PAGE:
BEIRUT/AMMAN (Reuters) - Syria’s army is poised to slice rebel-held eastern Ghouta in two as forces advancing from the east link up with troops at its western edge, a pro-Damascus commander said on Thursday.
The government, backed in the war by Russia and Iran, is seeking to crush the last major rebel enclave near the capital in a ferocious campaign that the aid agency Medicins Sans Frontieres (MSF) says has killed more than 1,000 people.
Rebels, who accuse the government of “scorched earth” tactics, said they were deploying more guerrilla-style ambushes in lost territory, trying to stop further advances.
“We came because of the intensity of the bombing,” said Abu Mohammed, a 32-year-old farmer who had left his cows, sheep and farm equipment to join thousands of others fleeing to Douma, further into the rebel enclave.
“It was a miracle that we made it here,” he said, speaking of the heavy air strikes. As for his former home town of Beit Sawa: “It was totally destroyed. Burnt,” he said.
Defeat in eastern Ghouta would mark the worst setback for rebels since the opposition was driven from eastern Aleppo in late 2016 after a similar campaign of siege, bombing and ground assaults.
MSF said on Thursday the offensive had killed 1,005 people and injured at least 4,829. The Syrian Observatory for Human Rights, a war monitoring group in Britain, says 915 civilians have died in the last 18 days, including 91 on Wednesday.
A U.N. official said fighting had reportedly driven the everyone in the towns of Mesraba, Hammouriyeh and Mudeira to seek refuge elsewhere in the rapidly shrinking pocket. They had an estimated population of about 50,000 in December, the official said.
The pro-Damascus commander, who spoke on condition of anonymity because he was not authorized to talk to the media, confirmed a report by the Observatory late on Wednesday that the enclave had effectively been sliced in two.
But Wael Alwan, the Istanbul-based spokesman for Failaq al-Rahman, one of the main rebel groups in eastern Ghouta, denied that the territory had been cut in half. “No,” he said in a text message when asked if the report was correct.
Another rebel spokesman, Hamza Birqadar of the Jaish al-Islam group, said in a tweet on Thursday that insurgents had regained some positions in a counter-attack.
The Observatory reported heavy fighting on several fronts. A military media unit run by the government’s ally Hezbollah also reported that the army had taken the village of Hosh al-Ashari and a military base near Aftaris, both in the southern part of the enclave.
In northern Syria, rebels began to bombard two government-held villages besieged by insurgent forces, killing two children, the Observatory reported.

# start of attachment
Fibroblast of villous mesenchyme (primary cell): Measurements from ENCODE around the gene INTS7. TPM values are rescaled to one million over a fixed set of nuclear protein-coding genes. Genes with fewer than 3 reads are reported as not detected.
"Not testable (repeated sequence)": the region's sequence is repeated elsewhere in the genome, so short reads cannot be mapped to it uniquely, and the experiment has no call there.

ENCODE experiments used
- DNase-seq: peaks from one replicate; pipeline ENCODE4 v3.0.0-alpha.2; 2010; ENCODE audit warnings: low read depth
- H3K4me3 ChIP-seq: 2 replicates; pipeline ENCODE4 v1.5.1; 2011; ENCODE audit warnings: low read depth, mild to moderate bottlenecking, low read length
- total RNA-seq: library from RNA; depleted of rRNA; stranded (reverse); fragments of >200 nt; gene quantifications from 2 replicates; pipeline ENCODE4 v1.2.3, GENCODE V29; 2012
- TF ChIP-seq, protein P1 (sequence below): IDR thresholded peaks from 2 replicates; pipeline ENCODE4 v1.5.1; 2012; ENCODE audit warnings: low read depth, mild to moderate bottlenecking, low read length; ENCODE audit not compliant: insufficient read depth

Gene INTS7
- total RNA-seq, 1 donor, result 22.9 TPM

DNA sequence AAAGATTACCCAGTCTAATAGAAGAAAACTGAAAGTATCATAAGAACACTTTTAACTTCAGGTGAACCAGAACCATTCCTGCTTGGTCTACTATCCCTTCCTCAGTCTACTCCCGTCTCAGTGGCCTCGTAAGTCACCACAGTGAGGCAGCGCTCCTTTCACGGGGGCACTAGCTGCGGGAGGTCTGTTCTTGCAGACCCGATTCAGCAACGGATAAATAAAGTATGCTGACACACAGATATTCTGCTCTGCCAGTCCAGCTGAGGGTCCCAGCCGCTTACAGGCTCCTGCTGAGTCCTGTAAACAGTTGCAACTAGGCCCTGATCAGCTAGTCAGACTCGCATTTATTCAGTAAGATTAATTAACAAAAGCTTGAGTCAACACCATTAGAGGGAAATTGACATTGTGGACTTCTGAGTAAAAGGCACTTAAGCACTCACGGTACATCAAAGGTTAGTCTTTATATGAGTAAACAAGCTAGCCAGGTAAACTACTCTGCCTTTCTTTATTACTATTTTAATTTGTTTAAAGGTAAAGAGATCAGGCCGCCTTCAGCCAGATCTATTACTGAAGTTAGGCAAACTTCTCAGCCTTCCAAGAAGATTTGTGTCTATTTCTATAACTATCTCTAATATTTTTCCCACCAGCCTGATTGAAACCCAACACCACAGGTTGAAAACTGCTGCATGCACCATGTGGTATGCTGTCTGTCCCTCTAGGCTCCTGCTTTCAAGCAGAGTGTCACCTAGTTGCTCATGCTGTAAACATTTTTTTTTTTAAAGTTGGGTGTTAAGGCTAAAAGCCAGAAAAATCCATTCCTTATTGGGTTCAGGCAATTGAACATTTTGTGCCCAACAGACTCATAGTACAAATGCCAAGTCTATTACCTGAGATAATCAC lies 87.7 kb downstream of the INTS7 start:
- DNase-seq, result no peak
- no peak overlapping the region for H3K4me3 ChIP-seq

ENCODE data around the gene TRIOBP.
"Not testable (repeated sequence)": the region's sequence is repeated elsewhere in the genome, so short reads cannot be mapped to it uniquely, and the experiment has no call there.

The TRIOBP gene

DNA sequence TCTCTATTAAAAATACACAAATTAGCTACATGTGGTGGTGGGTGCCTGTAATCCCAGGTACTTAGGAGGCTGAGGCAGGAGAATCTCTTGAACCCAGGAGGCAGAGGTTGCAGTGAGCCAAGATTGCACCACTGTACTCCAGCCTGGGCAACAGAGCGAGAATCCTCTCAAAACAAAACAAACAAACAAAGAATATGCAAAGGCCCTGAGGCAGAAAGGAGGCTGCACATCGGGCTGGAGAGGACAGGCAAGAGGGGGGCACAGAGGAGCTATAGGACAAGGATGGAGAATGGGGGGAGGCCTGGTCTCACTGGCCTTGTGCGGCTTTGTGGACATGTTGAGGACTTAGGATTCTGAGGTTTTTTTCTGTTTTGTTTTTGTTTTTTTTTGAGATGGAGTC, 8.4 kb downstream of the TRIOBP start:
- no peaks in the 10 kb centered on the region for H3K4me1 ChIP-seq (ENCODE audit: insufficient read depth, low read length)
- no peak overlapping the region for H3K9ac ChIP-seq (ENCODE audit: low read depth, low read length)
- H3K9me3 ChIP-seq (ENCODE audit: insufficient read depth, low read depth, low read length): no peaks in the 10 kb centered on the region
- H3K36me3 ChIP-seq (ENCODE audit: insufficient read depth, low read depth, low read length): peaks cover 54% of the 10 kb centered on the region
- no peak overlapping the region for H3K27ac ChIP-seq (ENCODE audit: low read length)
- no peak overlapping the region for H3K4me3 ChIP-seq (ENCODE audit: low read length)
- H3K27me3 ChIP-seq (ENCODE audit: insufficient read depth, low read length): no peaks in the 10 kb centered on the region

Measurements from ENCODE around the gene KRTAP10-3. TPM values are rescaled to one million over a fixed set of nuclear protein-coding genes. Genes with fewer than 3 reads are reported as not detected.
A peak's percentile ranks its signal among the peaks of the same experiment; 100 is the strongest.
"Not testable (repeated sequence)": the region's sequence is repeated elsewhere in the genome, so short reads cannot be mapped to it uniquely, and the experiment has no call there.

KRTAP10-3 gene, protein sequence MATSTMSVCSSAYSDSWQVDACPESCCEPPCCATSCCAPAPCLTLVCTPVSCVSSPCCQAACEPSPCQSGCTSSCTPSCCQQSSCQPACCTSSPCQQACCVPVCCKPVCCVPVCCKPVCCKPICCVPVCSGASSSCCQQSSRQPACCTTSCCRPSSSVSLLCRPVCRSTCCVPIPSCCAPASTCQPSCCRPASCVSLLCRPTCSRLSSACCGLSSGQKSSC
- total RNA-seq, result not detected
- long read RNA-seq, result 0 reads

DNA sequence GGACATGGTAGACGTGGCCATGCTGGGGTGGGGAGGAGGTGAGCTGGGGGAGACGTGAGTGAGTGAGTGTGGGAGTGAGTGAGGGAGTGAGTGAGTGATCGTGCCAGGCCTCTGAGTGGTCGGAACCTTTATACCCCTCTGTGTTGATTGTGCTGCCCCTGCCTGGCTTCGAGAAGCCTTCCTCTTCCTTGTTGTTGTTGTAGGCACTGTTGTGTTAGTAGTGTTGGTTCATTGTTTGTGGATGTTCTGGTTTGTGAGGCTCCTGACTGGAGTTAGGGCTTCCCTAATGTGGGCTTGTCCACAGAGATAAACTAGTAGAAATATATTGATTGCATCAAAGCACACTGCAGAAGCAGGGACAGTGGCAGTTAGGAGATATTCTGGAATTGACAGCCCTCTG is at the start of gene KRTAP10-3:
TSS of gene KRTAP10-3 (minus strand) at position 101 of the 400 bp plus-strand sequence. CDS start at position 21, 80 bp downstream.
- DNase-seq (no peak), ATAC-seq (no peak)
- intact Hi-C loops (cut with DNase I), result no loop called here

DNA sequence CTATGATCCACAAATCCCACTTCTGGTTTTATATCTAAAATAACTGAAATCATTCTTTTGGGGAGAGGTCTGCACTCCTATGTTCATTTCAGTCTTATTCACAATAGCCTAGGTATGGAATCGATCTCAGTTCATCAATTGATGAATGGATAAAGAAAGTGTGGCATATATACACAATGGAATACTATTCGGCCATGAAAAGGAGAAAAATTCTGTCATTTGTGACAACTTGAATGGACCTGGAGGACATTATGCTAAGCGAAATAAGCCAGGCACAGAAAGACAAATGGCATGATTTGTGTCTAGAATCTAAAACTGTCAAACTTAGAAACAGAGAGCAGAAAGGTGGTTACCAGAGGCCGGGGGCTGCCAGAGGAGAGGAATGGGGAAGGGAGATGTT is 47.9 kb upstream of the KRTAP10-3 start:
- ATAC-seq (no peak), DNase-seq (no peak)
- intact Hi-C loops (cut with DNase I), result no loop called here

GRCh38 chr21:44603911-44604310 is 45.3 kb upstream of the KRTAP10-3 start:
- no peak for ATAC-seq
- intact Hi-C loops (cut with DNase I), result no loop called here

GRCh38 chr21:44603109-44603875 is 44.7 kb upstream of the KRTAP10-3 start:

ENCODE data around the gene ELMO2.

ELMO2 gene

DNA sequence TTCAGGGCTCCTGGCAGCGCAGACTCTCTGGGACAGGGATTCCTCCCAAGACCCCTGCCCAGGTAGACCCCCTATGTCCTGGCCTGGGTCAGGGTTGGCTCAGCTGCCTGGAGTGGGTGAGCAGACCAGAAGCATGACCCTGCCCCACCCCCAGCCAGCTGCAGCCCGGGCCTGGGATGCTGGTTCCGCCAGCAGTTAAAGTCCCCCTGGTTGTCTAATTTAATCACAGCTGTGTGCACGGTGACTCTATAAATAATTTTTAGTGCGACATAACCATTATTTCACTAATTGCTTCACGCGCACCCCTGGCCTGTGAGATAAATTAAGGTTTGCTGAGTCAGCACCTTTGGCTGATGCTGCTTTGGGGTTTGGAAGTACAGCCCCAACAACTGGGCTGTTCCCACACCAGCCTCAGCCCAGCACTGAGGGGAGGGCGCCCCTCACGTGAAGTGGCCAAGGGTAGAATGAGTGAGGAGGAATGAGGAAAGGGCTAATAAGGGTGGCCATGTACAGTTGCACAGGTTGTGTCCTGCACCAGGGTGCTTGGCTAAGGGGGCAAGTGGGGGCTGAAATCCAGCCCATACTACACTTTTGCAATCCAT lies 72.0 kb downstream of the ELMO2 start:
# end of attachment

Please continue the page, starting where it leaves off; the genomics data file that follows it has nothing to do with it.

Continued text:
Plans to send an aid convoy to Ghouta on Thursday were postponed, the International Committee of the Red Cross (ICRC) and the United Nations said.
“Convoys need to come in with food and supplies - and the last convoy was only half unloaded,” Henrietta Fore, executive director of the U.N. children’s agency UNICEF, told Reuters.
The United Nations says 400,000 people are trapped in the towns and villages of eastern Ghouta. They have been under government siege for years and were already short of food and medicine before the assault.
“We are dying of hunger and our children are dying of hunger. Have pity on us,” said a woman reached in Douma by a voice messaging service, who identified herself as Um Mahmoud.
Russia, President Bashar al-Assad’s most powerful ally, has offered rebels safe passage out with their families and personal weapons. The proposal echoes previous agreements under which insurgents, in the face of military defeat, were permitted to withdraw to opposition-held areas along the Turkish border.
Syrian state news agency SANA reported that a second safe route out of eastern Ghouta, along with one near Douma, had been opened in the southern part of the enclave.
Russia’s defense ministry said on Wednesday some rebels wanted to accept the proposal to evacuate. So far rebels have dismissed it in public and vowed to fight on.
Syria’s ambassador to the United Nations in Geneva, Hussam Aala, told the U.N. Human Rights Council on Thursday the assault targeted “terrorist organisations in accordance with international humanitarian law”.
Moscow and Damascus say the Ghouta campaign is necessary to halt deadly rebel shelling of the capital.
Rescue workers and opposition activists in eastern Ghouta have accused the government of using chlorine gas during the campaign.
The government firmly denies this. Damascus and Moscow have accused rebels of planning to orchestrate poison gas attacks in order to draw blame onto the Syrian government.
A Syria-focused medical aid group said there were reports from doctors of a chlorine attack on Wednesday evening. Local rescue workers said gas had affected 50 people.
Social media activists shared videos and photos, which Reuters could not verify, of people with signs of breathing difficulties.
The opposition-run rescue service said two of its rescuers were killed when their ambulance was hit last night, adding its teams were hampered from reaching many victims under rubble.
The narrow point linking rebel territory in north and south parts of eastern Ghouta is all within the range of government fire and impossible for insurgents to cross, meaning the enclave has in military terms been bisected, the commander said.
A rebel fighter with Jaish al-Islam, one of the main factions in eastern Ghouta, said intense fighting was under way.
“Nothing is secure and battles are raging and it’s difficult to predict what will happen,” the fighter, who gave his name as Abu Ahmad al-Doumani, said in a text message to Reuters.
Reporting by Laila Bassam, Tom Perry, and Lisa Barrington in Beirut, Suleiman al-Khalidi in Amman and Stephanie Nebehay in Geneva; Editing by William Maclean and Andrew Roche